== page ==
Ten confessions of an aspiring writer

Since I’m redrafting my novel Misplaced again in anticipation of finding an agent, or a publisher, or some good news, I thought I’d share some things I’ve learnt along the way that might help other writers. You can read a short synopsis of Misplaced here and a new extract I’ve posted here. The extract is a controversial scene that takes place in the Orthodox church.

Lessons during my eighth draft:

1. The internet is evil. Don’t justify it by saying it’s great for research. If you’re like me and you can’t control checking twitter and facebook every five minutes, unplug the internet cord and give it to your partner to take to work. I did that today and instead of editing half a chapter, I edited one, but above all, I felt liberated and immersed in the world of my novel.

2. You are not an emerging writer. You are an aspiring writer. Emerging writers have had a book published, you haven’t.

3. “Don’t send out work expecting to get accepted. Send it out expecting to be rejected, that way when it’s accepted you’ll get a lovely surprise.” Angelina Mirabito, aspiring writer.

4. Don’t get caught up in ‘show don’t tell’. When I first started writing I would make sure every sentence was showing instead of telling, but this actually adds a lot of words to your manuscript. Show don’t tell is about showing the reader what it is you want to say thematically.”Now your job is to subtly teach the reader your themes without them know it.” Anna Kannava, director, writer and inspirational mentor.

5. “Really, at the end of the day, what publishers are looking for is a really great book, not how many short stories you’ve had published. Limit your creative projects and focus on what’s important – the book.” Fran Cusworth, author and novel teacher, RMIT.

6. Art inspires art. I can’t write without listening to music. Sometimes when you can’t get in the zone you just need to be inspired. When I need to write a depressing Greek family scene, I play the Greek classics. When I need to write my aussie band, I listen to a great band I’ve just discovered called Trial Kennedy. They write poetic lyrics with a political edge.

7. Still can’t get in the zone? For the last six months I haven’t been able to figure out why I can’t work at my computer desk and prefer to use my laptop on the couch which is awful for my back. Someone recently asked me if I could study at a desk as a student, which I couldn’t, I was always on the couch or the kitchen table. That’s when I realised I can’t get in the zone unless I’m in a relaxing place that doesn’t signify work. So now I start working on the couch, get in the zone, and then move to my computer desk(no internet attached).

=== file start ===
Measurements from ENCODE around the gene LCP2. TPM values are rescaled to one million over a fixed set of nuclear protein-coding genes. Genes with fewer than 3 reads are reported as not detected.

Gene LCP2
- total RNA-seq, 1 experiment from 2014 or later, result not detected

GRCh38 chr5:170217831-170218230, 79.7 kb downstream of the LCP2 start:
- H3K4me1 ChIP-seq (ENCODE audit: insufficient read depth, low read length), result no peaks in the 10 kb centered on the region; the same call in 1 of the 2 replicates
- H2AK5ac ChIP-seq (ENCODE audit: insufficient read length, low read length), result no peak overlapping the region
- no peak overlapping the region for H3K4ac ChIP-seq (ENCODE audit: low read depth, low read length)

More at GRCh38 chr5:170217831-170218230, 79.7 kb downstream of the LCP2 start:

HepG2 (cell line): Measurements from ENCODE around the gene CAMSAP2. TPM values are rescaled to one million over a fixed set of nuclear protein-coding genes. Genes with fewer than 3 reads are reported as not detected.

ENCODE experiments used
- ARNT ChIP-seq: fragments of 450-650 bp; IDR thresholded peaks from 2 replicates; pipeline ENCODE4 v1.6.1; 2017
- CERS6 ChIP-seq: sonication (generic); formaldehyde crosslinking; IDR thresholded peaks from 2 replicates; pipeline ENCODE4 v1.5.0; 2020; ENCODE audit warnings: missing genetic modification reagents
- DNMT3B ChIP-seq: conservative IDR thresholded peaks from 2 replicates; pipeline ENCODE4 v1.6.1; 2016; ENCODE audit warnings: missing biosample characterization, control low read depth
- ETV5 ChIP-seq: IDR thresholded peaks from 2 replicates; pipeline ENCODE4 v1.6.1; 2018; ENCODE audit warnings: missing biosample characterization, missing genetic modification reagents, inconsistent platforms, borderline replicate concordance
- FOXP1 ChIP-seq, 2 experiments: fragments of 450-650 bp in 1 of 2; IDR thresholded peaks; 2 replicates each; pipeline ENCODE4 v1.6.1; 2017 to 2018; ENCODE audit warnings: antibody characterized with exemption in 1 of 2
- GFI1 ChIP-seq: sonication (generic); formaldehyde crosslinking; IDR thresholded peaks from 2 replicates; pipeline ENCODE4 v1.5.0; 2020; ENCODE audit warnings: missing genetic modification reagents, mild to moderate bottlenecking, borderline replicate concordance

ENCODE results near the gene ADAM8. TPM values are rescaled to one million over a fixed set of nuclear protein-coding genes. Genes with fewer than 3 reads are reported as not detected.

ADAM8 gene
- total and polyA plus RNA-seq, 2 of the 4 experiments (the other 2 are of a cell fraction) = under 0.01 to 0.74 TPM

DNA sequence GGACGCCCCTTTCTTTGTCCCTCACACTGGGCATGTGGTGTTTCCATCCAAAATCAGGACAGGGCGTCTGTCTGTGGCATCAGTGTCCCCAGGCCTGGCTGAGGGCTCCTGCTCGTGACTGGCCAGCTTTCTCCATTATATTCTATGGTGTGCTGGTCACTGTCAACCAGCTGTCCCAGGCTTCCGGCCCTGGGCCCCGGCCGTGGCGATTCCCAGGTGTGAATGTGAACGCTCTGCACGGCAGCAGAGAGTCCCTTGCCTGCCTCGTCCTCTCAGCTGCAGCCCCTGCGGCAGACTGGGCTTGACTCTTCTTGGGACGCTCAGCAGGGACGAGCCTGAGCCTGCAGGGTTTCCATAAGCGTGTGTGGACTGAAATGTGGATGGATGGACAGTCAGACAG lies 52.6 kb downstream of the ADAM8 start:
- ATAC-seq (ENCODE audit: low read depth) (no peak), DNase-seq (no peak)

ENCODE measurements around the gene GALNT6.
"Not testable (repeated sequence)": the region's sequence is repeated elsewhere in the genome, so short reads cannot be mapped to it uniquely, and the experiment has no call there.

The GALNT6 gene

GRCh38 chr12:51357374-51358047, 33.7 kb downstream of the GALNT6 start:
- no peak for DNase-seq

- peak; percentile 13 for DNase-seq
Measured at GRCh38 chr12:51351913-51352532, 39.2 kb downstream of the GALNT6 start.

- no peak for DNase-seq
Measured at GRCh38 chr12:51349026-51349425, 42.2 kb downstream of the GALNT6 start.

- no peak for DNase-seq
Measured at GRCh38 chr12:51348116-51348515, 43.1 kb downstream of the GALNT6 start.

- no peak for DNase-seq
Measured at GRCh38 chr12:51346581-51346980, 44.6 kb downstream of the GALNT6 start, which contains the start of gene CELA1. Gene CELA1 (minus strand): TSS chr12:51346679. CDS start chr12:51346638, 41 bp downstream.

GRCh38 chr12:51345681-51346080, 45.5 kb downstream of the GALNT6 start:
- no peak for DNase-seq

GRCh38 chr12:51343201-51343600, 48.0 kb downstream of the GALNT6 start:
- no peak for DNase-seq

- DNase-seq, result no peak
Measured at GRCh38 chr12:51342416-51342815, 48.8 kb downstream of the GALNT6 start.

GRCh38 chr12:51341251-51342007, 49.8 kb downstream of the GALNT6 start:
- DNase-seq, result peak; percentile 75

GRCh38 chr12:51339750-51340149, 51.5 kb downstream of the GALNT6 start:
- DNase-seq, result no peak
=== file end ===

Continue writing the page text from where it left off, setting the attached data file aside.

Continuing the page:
8. Every literary competition is a lottery draw. The only places I’ve sent my manuscript is to two competitions with no luck. “Sometimes it can just come down to what the judges ate for breakfast.” Christos Tsiolkas, brilliant mentor. The fact is that because the judges are pressed for time, you’re lucky if they give your manuscript a page before they move on. An agent or publisher with less time constraints may give your manuscript a chapter or so before they give up.

9. Don’t do your redraft in a big vomit over a small period. The come down is awful and you’re more likely to blur fiction with your reality. Instead treat your writing like a job. Set designated days just for writing. When you submit your manuscript somewhere, don’t stop working on it for six months until you find out if you’ve won that competition. You probably haven’t. Have a few weeks rest then start the next draft.

10. Yes, you do have to redraft. A draft isn’t about fixing words, it’s about exploring a story. With each draft you learn more about your characters. This is the first draft I’m not completely rewriting – I must be on the right track.

11. I know, I said ten, but this one is important. Exercise. It’s great for your back and clears your mind. It’s also great to get you in the zone.

Any more advice anyone would like to add?

Koraly Dimitriadis

Koraly is a widely published Cypriot-Australian writer and performer. She is the author of the controversial Love and F**k Poems. Koraly received an Australia Council ArtStart grant. She presents on 3CR radio and has a residency at Brunswick Street Bookstore. Her 2013 La Mama show is Exonerating The Body. She is mentored by Christos Tsiolkas.